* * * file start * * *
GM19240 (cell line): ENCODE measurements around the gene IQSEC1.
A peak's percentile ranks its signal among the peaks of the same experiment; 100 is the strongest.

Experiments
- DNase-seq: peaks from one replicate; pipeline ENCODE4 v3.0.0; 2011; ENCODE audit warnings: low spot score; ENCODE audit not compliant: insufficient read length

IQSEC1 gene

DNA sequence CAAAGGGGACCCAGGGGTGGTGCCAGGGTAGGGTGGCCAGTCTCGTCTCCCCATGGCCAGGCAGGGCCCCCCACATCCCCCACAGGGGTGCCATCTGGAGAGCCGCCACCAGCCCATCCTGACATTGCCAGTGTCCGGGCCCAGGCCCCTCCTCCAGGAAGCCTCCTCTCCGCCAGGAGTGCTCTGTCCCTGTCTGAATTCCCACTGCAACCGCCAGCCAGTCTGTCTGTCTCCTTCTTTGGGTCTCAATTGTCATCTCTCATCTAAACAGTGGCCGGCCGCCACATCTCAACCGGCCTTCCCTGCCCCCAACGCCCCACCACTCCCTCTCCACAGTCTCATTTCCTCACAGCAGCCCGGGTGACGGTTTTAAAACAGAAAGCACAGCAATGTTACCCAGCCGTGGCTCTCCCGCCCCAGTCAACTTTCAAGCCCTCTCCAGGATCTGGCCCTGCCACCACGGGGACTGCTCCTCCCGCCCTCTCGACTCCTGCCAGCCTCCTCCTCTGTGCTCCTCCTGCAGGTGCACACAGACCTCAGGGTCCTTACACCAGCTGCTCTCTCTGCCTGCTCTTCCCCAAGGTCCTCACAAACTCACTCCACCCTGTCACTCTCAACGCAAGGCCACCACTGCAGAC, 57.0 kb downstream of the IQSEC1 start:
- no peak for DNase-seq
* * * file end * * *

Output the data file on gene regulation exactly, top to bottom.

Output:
GM19240 (cell line): ENCODE measurements around the gene IQSEC1.
A peak's percentile ranks its signal among the peaks of the same experiment; 100 is the strongest.

Experiments
- DNase-seq: peaks from one replicate; pipeline ENCODE4 v3.0.0; 2011; ENCODE audit warnings: low spot score; ENCODE audit not compliant: insufficient read length

IQSEC1 gene

DNA sequence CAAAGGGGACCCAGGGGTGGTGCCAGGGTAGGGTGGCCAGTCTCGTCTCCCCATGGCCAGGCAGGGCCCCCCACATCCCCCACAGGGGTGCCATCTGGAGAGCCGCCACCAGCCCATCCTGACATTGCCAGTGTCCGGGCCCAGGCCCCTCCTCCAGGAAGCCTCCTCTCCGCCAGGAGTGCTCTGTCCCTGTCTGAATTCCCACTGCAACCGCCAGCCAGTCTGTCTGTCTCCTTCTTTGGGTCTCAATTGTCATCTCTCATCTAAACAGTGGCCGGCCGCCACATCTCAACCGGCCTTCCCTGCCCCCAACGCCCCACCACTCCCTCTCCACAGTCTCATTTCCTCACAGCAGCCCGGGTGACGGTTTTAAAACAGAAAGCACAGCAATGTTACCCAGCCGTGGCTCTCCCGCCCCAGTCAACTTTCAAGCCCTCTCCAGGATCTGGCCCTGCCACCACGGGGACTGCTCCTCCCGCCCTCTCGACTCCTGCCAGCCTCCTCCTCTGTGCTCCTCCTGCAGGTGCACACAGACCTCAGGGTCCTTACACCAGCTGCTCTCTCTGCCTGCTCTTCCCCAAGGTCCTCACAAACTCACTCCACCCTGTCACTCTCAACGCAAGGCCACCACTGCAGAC, 57.0 kb downstream of the IQSEC1 start:
- no peak for DNase-seq